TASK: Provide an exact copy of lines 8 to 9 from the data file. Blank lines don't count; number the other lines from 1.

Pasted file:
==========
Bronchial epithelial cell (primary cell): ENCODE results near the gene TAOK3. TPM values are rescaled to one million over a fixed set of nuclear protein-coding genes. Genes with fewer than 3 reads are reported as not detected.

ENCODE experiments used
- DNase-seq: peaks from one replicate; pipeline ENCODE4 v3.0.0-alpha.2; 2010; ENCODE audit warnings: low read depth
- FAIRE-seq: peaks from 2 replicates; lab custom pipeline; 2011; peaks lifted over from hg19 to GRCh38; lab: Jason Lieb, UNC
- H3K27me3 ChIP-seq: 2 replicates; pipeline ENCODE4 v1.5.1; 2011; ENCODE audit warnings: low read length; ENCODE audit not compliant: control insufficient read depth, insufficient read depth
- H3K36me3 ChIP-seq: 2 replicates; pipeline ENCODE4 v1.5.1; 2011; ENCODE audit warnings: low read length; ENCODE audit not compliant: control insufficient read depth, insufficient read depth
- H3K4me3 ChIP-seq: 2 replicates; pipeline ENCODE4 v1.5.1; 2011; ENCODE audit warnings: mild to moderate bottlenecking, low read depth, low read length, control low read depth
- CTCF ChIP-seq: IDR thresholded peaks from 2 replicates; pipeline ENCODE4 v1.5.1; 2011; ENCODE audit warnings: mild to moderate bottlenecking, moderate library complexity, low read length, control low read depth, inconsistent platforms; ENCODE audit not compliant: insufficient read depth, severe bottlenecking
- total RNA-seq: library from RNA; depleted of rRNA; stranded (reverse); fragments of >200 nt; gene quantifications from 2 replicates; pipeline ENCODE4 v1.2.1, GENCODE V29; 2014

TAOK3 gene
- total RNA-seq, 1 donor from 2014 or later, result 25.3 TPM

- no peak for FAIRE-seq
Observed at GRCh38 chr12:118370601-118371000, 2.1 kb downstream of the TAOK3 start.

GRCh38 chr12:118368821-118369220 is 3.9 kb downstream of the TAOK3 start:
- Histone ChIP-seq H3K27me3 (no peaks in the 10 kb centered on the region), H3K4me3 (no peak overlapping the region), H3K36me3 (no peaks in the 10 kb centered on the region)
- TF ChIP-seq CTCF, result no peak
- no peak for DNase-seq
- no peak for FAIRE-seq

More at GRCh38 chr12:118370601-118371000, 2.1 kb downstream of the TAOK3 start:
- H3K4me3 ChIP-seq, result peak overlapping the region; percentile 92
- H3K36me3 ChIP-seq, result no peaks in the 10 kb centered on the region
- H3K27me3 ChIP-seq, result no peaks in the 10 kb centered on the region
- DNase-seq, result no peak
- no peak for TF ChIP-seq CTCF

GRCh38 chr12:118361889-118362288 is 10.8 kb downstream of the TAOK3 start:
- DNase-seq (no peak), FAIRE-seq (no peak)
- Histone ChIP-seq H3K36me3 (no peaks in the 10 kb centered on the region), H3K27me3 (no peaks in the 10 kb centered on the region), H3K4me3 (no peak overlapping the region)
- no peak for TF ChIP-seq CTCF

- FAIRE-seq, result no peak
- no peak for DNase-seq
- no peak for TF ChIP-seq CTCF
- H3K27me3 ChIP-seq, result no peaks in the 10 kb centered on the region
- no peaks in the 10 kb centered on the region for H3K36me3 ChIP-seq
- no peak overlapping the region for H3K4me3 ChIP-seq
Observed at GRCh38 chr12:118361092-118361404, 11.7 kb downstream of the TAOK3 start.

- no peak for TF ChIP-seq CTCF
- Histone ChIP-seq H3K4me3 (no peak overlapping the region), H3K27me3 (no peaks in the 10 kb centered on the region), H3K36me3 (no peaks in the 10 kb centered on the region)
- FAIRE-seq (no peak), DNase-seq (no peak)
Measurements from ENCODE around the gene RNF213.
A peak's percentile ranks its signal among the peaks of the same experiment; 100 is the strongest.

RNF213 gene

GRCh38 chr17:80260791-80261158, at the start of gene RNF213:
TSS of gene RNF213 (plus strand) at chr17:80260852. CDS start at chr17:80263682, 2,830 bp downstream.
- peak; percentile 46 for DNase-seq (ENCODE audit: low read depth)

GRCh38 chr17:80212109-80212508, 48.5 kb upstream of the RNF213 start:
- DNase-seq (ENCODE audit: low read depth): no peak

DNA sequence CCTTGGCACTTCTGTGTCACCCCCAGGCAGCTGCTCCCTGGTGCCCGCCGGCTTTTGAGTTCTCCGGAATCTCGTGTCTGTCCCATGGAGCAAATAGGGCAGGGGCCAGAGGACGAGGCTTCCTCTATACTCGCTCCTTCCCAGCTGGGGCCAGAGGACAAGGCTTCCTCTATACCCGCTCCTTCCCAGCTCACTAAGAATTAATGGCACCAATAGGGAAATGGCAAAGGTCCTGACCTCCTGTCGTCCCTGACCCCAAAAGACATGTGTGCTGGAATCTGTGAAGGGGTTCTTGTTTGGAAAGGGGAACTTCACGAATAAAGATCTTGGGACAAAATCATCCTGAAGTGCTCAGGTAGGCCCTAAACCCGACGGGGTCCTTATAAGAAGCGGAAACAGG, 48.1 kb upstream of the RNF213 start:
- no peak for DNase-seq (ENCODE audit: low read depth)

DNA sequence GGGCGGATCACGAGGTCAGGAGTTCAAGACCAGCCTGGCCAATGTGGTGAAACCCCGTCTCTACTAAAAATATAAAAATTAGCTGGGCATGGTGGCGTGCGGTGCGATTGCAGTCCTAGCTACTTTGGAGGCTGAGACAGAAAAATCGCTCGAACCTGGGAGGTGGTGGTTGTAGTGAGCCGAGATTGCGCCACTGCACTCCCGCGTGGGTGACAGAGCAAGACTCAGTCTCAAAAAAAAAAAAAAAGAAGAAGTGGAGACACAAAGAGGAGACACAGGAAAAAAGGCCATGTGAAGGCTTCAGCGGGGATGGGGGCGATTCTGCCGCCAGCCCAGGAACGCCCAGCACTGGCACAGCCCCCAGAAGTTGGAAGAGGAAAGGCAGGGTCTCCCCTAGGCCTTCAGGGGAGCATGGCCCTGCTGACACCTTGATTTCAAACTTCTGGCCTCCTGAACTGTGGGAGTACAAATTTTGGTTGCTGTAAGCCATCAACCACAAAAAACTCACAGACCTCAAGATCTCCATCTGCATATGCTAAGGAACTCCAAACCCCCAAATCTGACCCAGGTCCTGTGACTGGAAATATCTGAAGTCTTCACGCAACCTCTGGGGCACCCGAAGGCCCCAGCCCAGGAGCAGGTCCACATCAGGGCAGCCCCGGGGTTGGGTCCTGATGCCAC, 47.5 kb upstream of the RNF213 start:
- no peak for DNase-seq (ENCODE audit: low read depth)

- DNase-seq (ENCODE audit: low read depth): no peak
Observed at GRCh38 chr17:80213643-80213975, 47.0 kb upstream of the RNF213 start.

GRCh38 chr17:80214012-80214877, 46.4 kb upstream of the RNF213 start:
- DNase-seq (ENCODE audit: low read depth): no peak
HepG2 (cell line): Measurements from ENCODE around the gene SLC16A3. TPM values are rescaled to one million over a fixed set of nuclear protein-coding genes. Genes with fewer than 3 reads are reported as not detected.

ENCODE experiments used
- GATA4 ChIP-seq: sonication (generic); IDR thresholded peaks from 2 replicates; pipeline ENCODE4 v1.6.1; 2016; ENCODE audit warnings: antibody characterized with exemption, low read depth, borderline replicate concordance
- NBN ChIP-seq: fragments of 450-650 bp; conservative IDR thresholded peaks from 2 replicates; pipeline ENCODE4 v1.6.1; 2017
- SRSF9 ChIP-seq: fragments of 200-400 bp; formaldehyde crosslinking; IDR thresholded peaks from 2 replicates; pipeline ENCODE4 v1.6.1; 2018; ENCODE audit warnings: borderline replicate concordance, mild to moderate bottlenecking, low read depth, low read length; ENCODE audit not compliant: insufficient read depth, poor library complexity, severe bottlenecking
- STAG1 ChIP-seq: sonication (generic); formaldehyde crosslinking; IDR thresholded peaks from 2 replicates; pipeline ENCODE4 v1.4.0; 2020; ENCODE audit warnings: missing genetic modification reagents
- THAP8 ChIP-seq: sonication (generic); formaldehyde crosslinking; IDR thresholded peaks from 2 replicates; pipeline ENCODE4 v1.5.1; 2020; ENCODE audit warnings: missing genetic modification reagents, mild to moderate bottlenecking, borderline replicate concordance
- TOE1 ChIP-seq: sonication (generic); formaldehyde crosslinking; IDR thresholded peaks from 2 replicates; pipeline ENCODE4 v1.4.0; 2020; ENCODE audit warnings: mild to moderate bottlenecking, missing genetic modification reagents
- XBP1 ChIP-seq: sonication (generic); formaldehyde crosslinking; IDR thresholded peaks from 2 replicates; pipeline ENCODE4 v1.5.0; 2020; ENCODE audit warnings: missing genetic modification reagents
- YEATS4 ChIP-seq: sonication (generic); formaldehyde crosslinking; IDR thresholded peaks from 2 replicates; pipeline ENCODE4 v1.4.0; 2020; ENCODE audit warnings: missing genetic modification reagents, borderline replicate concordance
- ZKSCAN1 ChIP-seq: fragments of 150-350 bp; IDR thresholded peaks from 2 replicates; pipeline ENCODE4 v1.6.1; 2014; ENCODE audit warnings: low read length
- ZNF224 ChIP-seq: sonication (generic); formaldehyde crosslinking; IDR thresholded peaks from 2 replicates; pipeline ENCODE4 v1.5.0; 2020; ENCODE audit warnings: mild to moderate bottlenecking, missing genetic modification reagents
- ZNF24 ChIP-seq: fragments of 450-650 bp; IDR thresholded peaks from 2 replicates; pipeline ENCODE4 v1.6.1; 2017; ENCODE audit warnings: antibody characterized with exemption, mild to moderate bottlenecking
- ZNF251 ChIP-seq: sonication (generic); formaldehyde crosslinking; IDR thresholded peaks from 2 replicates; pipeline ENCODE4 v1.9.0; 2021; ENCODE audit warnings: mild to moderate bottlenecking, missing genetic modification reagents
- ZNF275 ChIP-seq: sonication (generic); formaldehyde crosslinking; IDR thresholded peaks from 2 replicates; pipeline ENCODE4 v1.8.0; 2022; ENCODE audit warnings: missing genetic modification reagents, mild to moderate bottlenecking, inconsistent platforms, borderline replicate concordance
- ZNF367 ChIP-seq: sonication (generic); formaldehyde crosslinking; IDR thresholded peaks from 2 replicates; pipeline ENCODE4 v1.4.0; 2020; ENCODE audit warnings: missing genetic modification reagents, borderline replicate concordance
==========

- CTCF ChIP-seq: IDR thresholded peaks from 2 replicates; pipeline ENCODE4 v1.5.1; 2011; ENCODE audit warnings: mild to moderate bottlenecking, moderate library complexity, low read length, control low read depth, inconsistent platforms; ENCODE audit not compliant: insufficient read depth, severe bottlenecking
- total RNA-seq: library from RNA; depleted of rRNA; stranded (reverse); fragments of >200 nt; gene quantifications from 2 replicates; pipeline ENCODE4 v1.2.1, GENCODE V29; 2014